The head of the God’s Love Center Incorporated based in the United States, Ms. Isabel Karnga, says churches in Liberia have failed in their mandate to unify the people and to bring light to Africa. Ms. Karnga, who has been visiting Liberia with other team members of her ministry, told the Daily Observer in an interview yesterday that churches themselves are divided against one another to the extent that their activities cannot convince even the unbelievers.
She said Liberia was established to bring spiritual light to Africa, and this is why the State of Maryland in Liberia was bought for the settlers, so that they would build and establish churches, in order to evangelize the people, to spread the Gospel of Jesus Christ, the love of God and to build missions and schools in order to educate the people. Instead of the church unifying the people and demonstrating love, Ms Karnga said, the church is divided against itself, to the extent that people are going about establishing congregations on the basis of tribe.
“Even in the United States you will not find Liberian churches, but Bassa, Grebo and Krahn churches and other groups associated with Liberian tribes,” she noted. Delving into history about the coming of the settlers, Ms. Karnga said both the settlers and the aborigines could not agree because each group considered the other a stranger thereby raising the sentiment of division.
According to her, the act of division undermines the mandate of the church and the virtue of love that every Christian should possess. In addition to division, the God’s Love Center and Oasis Teaching Ministry head noted that though Christians are praying and claiming to be followers of Jesus, they are still involved in unwholesome practices, such as witchcraft, that contravene the true essence of the Gospel.
She added that most Christians after church will go to the witch doctors to seek power, wealth and to perform other rituals; something she said is contradictory to the word of God. She further noted that Christians should not eschew suffering because it is something that any true Christian must face as a means of sacrificing for his/her country and brothers and sisters.
In Liberians’ desperation for change, Ms. Karnga said “When the war came, people felt there would be a dramatic change. But nothing has changed and things still the same.” She, however, expressed the hope that as God told Ezekiel that He will bring back His people from all over into their own native land, so will it be with Liberia. Nevertheless, she said as Liberians wish to see God fulfill His share of the contract, so they should likewise play their role by demonstrating love and uniting themselves to see one another as Liberians.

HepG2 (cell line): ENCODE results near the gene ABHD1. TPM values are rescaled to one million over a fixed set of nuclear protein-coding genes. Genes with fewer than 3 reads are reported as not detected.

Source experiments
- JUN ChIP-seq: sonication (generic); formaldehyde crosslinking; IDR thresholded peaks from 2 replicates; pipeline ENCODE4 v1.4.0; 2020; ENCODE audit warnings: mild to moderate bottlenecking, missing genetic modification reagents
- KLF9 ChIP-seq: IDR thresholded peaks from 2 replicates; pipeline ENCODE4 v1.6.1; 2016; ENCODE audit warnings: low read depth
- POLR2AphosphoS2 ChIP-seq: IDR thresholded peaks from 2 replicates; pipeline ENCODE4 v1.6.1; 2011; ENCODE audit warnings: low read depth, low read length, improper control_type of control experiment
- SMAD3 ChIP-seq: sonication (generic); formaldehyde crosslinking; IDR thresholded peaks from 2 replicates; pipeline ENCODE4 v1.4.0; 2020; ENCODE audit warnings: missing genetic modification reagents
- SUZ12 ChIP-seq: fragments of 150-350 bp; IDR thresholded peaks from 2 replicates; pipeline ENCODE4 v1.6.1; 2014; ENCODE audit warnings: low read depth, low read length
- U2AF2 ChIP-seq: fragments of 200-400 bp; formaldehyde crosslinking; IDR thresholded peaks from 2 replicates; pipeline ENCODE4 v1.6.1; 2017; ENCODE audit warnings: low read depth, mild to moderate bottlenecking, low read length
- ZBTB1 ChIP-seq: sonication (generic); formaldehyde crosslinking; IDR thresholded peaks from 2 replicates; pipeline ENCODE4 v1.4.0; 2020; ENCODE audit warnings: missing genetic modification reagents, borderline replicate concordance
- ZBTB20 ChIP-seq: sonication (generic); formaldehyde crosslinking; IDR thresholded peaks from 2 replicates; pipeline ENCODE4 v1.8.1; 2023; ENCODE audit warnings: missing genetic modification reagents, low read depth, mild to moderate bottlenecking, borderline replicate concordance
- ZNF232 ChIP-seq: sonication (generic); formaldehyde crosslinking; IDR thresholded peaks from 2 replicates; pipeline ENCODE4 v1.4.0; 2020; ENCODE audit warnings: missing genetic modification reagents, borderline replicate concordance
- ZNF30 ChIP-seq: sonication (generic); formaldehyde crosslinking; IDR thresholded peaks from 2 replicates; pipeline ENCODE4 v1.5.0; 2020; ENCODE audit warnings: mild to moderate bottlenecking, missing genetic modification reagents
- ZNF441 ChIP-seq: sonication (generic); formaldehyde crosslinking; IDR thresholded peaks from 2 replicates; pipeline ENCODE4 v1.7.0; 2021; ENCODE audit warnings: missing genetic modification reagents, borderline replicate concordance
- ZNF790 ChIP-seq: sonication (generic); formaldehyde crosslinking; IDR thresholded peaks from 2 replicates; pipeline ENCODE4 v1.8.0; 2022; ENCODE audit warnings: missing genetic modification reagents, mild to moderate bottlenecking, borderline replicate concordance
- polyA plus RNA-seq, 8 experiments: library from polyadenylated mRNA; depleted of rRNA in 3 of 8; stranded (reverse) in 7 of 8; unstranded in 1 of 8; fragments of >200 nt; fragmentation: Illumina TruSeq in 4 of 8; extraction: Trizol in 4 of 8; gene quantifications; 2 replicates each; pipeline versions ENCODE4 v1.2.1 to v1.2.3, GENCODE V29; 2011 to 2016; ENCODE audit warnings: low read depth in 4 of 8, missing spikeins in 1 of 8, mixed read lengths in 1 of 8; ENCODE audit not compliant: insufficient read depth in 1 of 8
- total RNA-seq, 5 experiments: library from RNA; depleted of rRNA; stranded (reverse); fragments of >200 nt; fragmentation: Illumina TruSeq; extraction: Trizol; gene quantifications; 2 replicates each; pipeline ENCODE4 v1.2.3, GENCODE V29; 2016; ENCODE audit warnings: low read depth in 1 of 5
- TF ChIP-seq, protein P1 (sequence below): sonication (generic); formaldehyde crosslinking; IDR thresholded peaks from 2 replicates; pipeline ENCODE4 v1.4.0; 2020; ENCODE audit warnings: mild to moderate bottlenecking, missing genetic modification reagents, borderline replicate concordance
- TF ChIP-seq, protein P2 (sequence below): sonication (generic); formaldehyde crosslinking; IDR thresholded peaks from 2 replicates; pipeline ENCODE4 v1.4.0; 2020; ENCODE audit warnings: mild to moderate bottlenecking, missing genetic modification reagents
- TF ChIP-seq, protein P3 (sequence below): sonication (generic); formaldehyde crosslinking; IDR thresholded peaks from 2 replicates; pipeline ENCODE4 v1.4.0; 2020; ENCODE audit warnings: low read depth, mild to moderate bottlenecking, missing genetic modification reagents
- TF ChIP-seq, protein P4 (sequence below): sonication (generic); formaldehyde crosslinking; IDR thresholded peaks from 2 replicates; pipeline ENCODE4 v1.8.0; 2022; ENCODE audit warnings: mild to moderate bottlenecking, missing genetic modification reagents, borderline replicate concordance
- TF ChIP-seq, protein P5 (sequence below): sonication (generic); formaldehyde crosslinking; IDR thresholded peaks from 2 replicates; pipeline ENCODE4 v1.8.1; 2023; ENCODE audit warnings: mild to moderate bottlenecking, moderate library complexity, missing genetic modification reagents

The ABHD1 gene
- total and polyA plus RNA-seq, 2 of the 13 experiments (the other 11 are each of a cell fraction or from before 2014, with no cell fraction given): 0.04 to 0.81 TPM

“While our tribal identity cannot be denied, we are first Liberians by nationality before tribe, and to have the transformation we need, the church should bring it by unifying the people and avoid division,” she said. She also conceded that justice and punishment for perpetrators of crimes are best ways that God approves; however, she said this can be done when people learn to forgive others.
She further urged Liberian Christians to pray and live above reproach in their quest for transformation of the nation.
A team mate of Ms. Karnga, Diane Van Antwerp, said she was glad to be in Liberia to take the Gospel to the teenagers and young people in the country. She said without implementing this task the Gospel will not grow since the younger generation is the one to replace the older folks.
Since their visit coincided with celebration of Mothers’ Day, she urged mothers to carry out their God-given responsibility by taking care of the young people to bring them up under compassionate care. Isabel Karnga, like her younger sister Makeda Karnga, is a daughter of the late former Associate Justice Abayomi Karnga, one of Liberia’s leading historians of yesteryears. He once served as Chairman of the True Whig Party and Post Master General of Liberia.
Ms. Karnga, who is now approaching 90 years old, was born in Monrovia, lived and schooled there. She worked at the University of Liberia, served as an Executive Secretary to President William R. Tolbert and served as the first Director of the first Anti-Corruption Commission of Liberia.
She later worked for the African Development Bank (AfDB) and later resigned to go to Tulsa, Oklahoma in the United States to do Biblical Studies.